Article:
MOSCOW, OCT. 22 -- U.S. and Soviet negotiators made "good progress" toward wrapping up a medium- and shorter-range nuclear missile treaty here today and learned that Soviet leader Mikhail Gorbachev will place a high priority on seeking ways to conclude an early strategic arms accord when he meets Friday with Secretary of State George P. Shultz.

The focus on completing an intermediate-range nuclear forces (INF) treaty, which is the key to a possible trip by Gorbachev to the United States, was expected during Shultz's two-day visit here. But the Soviet emphasis on achieving a treaty that would cut strategic nuclear arsenals in half came as something of a surprise and led to speculation in the U.S. delegation that Gorbachev may unveil a new position in an attempt to break the negotiating deadlock.

Soviet Foreign Minister Eduard Shevardnadze informed the U.S. team in a luncheon toast that the strategic arms issue is number one on Gorbachev's agenda for his meeting with Shultz, according to a senior State Department official. For this reason, lower-level discussions on strategic arms today appeared to be marking time until Gorbachev sees Shultz.

Chief U.S. arms negotiator Max Kampelman said tonight that "INF obviously has the attention but we're dealing very much with START {a strategic arms reduction pact}. We're looking at a treaty by the spring."

Shultz, who arrived by special overnight train from Helsinki because Moscow's airports were closed by dense fog, spent most of the day and part of the evening closeted with Shevardnadze and a very small group of officials.

The negotiators included national security affairs adviser Frank Carlucci and Assistant Secretary of State Rozanne Ridgeway for the United States and deputy foreign ministers Yuli Vorontsov and Alexander Bessmertnykh for the Soviet Union. The talks were scheduled to end Friday.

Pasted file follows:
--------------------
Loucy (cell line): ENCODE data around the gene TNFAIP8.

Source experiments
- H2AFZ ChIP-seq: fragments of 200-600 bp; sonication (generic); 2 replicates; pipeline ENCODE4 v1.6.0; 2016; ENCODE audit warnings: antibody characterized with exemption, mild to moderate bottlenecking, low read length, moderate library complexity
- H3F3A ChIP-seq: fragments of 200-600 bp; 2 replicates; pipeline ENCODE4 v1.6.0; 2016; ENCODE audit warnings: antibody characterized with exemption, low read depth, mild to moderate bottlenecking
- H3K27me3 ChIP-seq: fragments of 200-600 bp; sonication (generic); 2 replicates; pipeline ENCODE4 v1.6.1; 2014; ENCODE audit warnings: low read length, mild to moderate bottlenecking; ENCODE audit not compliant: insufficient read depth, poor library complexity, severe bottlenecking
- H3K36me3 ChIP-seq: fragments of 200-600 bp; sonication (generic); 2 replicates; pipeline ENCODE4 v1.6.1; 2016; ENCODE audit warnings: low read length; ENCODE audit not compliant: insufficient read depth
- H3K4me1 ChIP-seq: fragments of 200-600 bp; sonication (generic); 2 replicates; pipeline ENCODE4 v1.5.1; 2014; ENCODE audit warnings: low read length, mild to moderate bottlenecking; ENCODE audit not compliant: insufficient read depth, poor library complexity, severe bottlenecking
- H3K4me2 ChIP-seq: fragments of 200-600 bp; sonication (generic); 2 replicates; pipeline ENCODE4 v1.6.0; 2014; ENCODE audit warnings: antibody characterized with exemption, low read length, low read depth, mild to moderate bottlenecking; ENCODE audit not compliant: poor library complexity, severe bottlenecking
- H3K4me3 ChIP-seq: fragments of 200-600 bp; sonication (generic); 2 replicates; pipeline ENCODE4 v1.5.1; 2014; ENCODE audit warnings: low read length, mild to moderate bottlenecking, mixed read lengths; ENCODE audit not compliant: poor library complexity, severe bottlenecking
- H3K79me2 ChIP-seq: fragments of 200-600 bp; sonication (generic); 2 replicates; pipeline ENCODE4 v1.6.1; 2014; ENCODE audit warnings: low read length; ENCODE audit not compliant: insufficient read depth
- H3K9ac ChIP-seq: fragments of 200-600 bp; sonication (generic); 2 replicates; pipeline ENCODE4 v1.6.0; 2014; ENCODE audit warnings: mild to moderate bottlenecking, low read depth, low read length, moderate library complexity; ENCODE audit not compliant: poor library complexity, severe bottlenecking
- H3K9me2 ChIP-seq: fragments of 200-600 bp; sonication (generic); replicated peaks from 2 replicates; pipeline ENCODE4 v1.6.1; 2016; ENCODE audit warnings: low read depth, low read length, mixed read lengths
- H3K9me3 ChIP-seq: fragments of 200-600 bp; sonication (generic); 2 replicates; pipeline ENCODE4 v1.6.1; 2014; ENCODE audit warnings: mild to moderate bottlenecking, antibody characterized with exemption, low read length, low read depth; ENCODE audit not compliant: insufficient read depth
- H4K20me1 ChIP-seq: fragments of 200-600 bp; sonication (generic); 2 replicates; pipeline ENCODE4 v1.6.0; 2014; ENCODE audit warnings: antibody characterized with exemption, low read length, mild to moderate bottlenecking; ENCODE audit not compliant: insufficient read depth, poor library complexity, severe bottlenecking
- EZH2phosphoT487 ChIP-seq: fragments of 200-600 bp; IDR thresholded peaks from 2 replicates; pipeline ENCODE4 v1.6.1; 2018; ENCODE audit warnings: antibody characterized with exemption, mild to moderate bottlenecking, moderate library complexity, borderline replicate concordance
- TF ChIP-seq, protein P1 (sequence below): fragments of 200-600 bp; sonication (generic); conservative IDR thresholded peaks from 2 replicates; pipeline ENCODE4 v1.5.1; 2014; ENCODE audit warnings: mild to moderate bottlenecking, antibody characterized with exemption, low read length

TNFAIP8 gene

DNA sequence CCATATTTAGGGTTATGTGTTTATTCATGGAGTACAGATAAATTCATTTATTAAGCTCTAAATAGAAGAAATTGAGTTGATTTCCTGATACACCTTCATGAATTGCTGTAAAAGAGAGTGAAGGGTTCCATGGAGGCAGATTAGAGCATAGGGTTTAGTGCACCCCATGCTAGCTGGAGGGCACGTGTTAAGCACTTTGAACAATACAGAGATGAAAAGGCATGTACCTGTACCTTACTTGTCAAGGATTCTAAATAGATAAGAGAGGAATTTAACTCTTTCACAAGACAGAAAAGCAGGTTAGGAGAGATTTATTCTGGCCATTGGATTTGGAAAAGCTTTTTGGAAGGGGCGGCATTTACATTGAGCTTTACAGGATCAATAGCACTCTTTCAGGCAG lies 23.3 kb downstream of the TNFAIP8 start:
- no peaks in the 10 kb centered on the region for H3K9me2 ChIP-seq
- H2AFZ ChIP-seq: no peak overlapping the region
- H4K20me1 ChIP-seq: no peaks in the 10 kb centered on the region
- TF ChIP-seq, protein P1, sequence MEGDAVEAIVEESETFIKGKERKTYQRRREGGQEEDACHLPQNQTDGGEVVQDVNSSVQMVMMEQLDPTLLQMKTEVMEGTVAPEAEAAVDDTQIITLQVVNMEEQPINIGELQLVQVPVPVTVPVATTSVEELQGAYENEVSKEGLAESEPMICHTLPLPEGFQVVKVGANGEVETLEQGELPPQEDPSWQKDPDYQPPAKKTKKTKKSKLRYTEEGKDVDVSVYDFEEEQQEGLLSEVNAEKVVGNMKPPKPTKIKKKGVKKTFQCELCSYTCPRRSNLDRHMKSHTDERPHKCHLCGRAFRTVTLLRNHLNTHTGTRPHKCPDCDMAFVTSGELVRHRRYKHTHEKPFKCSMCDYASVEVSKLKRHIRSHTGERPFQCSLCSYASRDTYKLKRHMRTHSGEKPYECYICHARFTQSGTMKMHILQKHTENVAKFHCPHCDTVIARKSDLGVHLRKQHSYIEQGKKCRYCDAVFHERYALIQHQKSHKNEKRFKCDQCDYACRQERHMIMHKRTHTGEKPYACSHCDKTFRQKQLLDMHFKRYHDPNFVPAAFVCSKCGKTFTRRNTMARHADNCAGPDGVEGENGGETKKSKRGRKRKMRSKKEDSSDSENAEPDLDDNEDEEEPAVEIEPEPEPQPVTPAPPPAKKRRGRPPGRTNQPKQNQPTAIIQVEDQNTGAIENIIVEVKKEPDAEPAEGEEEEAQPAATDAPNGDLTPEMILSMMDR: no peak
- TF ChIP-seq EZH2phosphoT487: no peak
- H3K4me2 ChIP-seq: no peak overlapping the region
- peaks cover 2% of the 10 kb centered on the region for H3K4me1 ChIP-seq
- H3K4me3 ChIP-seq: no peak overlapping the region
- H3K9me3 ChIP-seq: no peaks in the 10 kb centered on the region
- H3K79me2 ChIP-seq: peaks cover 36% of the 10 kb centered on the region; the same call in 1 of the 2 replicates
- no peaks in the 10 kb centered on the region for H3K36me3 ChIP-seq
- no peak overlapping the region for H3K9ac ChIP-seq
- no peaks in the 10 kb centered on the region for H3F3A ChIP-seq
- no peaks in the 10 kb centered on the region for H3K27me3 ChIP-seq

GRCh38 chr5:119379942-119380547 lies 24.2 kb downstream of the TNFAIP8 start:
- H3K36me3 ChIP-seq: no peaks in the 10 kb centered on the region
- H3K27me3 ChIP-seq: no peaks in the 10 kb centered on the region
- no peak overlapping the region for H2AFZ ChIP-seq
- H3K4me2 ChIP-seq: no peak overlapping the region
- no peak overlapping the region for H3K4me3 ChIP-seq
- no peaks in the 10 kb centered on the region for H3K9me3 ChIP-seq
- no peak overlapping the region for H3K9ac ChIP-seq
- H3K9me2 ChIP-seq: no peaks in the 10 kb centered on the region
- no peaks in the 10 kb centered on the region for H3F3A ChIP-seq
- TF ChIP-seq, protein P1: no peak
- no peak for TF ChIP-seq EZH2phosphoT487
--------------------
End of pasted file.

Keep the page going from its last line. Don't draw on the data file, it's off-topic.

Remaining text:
Dozens of other members of the two delegations paired off to discuss specific subjects such as INF, strategic arms, conventional arms, chemical weapons, nuclear testing, regional issues, human rights and bilateral questions.

The two ministers were holding a special session tonight on such regional issues as the Persian Gulf, Afghanistan, the Middle East peace process, Cambodia and Korea.

The meetings were "businesslike and serious . . . constructive and problem-solving . . . {and} made good progress," said State Department spokesman Charles Redman.

But Redman declined to predict whether the big item of business, the INF treaty, will be completed in its elaborate detail to the two sides' satisfaction before the talks end. For this reason, he said it is "a little premature" to discuss the prospects for a summit meeting of Gorbachev and President Reagan later this year to sign the INF pact.

A U.S. official said the once-contentious issue of the West German Pershing IA missiles with their U.S. nuclear warheads appears once again to be "basically resolved." The two sides had agreed on a settlement of the issue when Shevardnadze visited Washington in mid-September, but some aspects were reopened by the Soviets later in Geneva.

Remaining questions involve verification, including the nature and limits of on-site inspection, and the phasing and timing of cutbacks in medium-range and shorter-range missiles, the official said.

"The details are not worked out. It is premature to say where this will end up" when the talks are over, the official said.

The Soviet side, especially, was glowing with official optimism about the outcome of the two days of meetings.

"We have all the possibilities of achieving success if our experts do not fail us," said Shevardnadze in his luncheon toast to Shultz at the restored 19th century Foreign Ministry villa where the main talks were held.

The hastily arranged special train for the Shultz party consisted of five first-class Finnish national railroad sleepers and a baggage car. At the Finnish-Soviet border, a Soviet dining car and a sleeper full of Soviet security officers were attached to the train, which arrived early this morning after a 14-hour overnight journey from Helsinki.

Shultz praised Finnish and Soviet cooperation, and the enterprise of his transportation staff, for arranging the train on short notice. Asked who would pay for the unusual trip, Shultz said he did not know but it would not be the State Department. Referring to the recent round of congressional budget cuts, Shultz said, "We're broke."